Padecky: 'The Last Dance' portrays Michael Jordan as jerk, would any of us have acted any differently?

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ESPN recently aired a 10-episode Michael Jordan hagiography entitled “The Last Dance.” It was the Chicago Bulls’ remarkable run to six NBA titles in the ’90s. It was immensely entertaining, revealing, riveting at times. A nice peek behind the curtain. Many warts came to light, none more dramatic and unsettling than Jordan’s.

The best basketball player who ever lived came across as vain, ruthless, obsessive, obnoxious, unkind, unforgiving, arrogant, hostile, a bully, a one-dimensional jerk. Jordan was as soft and cuddly as a cobra. He had to approve of the film for it to be shown and so the portrayal obviously didn’t bother him as much as it did for so many others.

Which leads to an obvious question that has yet to be asked.

Would any of us have acted any differently? If we had owned such a mercurial talent, if we had been surrounded with such adoration, if we had such a drive — almost felt like an obligation — to resurrect a moribund franchise, could we have played the humble, appreciative warrior?

We like our sports icons to be compliant, cooperative, cordial, someone who plays well with others and is loved as a complete human and not only as someone who is only admirable for handling a stick or a ball. No one wants to root for a jerk.

This column is not as much to exonerate Jordan as it is to explain him. What was it like to be Michael Jordan? What was it like to walk in his shoes?

I asked him that question on one of his last road trips to Oakland to play the Warriors. Sitting in front of his locker at the Oakland Coliseum, Jordan paused, sighed.

“There is a single-lane road the players take after practice from the stadium,” Jordan said. “It’s one-way. Gives us a chance to avoid crowds. One day as I was leaving a woman had laid down on the road, her body blocking my path.

“I got out of my car and asked if she could move. She said she wouldn’t. I said she had to, otherwise I’d run over her and she’d probably die. She said, ‘I know. That’s OK. I want to have your tire tracks over my body.’ ”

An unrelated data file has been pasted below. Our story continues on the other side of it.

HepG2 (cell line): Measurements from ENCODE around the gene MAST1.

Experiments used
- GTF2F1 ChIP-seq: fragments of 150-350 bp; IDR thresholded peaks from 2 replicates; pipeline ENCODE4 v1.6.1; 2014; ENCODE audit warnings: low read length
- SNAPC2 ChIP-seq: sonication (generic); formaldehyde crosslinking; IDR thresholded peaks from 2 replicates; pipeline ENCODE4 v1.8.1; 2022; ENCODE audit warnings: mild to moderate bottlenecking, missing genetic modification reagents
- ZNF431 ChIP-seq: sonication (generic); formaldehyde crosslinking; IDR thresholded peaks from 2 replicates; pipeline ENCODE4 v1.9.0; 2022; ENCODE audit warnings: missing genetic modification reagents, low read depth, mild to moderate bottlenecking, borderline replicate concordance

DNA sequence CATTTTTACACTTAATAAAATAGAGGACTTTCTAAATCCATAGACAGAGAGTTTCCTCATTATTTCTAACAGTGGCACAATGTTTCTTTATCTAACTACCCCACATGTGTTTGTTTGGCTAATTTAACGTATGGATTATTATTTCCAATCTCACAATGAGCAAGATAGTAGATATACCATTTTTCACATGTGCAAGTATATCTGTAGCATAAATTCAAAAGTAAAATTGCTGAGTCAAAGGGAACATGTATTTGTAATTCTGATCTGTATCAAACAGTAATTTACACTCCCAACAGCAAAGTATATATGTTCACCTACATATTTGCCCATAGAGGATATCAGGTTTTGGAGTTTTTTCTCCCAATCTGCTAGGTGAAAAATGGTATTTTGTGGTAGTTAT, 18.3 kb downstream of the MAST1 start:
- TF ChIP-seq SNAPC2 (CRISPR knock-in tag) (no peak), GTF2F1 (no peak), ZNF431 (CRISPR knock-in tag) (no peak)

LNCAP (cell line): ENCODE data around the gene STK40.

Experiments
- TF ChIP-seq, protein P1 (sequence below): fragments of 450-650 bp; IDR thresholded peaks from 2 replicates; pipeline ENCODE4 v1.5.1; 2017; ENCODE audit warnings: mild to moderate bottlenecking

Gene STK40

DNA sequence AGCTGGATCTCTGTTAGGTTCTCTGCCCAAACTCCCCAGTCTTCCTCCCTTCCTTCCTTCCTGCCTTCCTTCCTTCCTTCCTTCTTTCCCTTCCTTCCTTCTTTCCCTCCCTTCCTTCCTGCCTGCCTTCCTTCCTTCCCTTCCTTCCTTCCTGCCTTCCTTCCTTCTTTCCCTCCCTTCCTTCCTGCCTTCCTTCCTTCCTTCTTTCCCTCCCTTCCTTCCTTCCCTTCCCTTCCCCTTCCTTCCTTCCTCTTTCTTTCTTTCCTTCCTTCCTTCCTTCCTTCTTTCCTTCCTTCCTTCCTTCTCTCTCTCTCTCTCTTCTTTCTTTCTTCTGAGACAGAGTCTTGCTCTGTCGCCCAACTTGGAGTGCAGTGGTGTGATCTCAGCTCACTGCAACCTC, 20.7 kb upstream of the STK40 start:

At that point Jordan paused, looked at me as if he had just spoken with someone who described to him the nutritional benefits of eating a box of nails. He said he called security. They took her away for a mental evaluation.

His outsized talent that had to be seen to believed was matched by the spotlight that had to be seen to be believed. In 1984 Jordan, then a rookie, received a standing ovation from Knicks fans at Madison Square Garden. Before he ever took a shot. By just walking on the court for the first time. As a rookie, I repeat.

Jordan was never just a guy trying to fit in. He was The Guy in which his teammates had to find his flow and go with it, whether that flow meant him screaming to keep up, to shut up, to man up. There was no wiggle room with him. His obsession had better be your obsession. Otherwise don’t let the door hit you in the booty on your way out.

From a distance, such an attitude produced remarkable results beyond those six NBA titles. He received the Presidential Medal of Freedom in 2006. He makes $44 million a year just from endorsements. He’s worth $2.1 billion. He owns four homes, a 154-foot yacht, his own jet. He’s funded the construction of two medical clinics. And there’s that oh-so-cute story of a woman willing to lose her life so she can get imprinted by Michael’s tires.

Sounds terrific, doesn’t it? Easy to envy, sure. This is the rarified air Jordan travels in, and it goes way beyond when he jumps with a basketball. The Bulls don’t win six without Jordan pushing his teammates with his verbal whips and chains. They took the abuse because they knew the upside. Ask the Warriors of the last few years how difficult it is to sustain excellence. Ask the Patriots and Bill Belichick the same question. They’ll all say the same thing — it’s tougher staying on top than getting there.

Jordan was the Bulls’ Belichick. He was there to win. Everything else was a footnote for someone else to discuss. So what if Jordan couldn’t let go of the past? It’s been 22 years since the Bulls’ last NBA title and yet he still carries a grudge against certain players. He couldn’t let bygones be bygones. Gary Payton, Isiah Thomas, among others, Jordan dismisses them more as a nuisance than a worthy foe. Yes, that is petty.

Yes, Jordan had no trouble putting himself out there as someone who, while without peer on the court, was less than charming off it. That’s the message “The Last Dance” sent out. In many ways Jordan still lives in the ’90s. He was venial without compromise. Everything but winning was written in the margins. You think I’m a jerk. I don’t care.

Now, that attitude doesn’t feel very flattering.

Then, who among us could have resisted? When you are being called “The Black Jesus” by Indiana’s Reggie Miller, shoot, acting like a ruthless and obnoxious bully would feel like a fair compromise.

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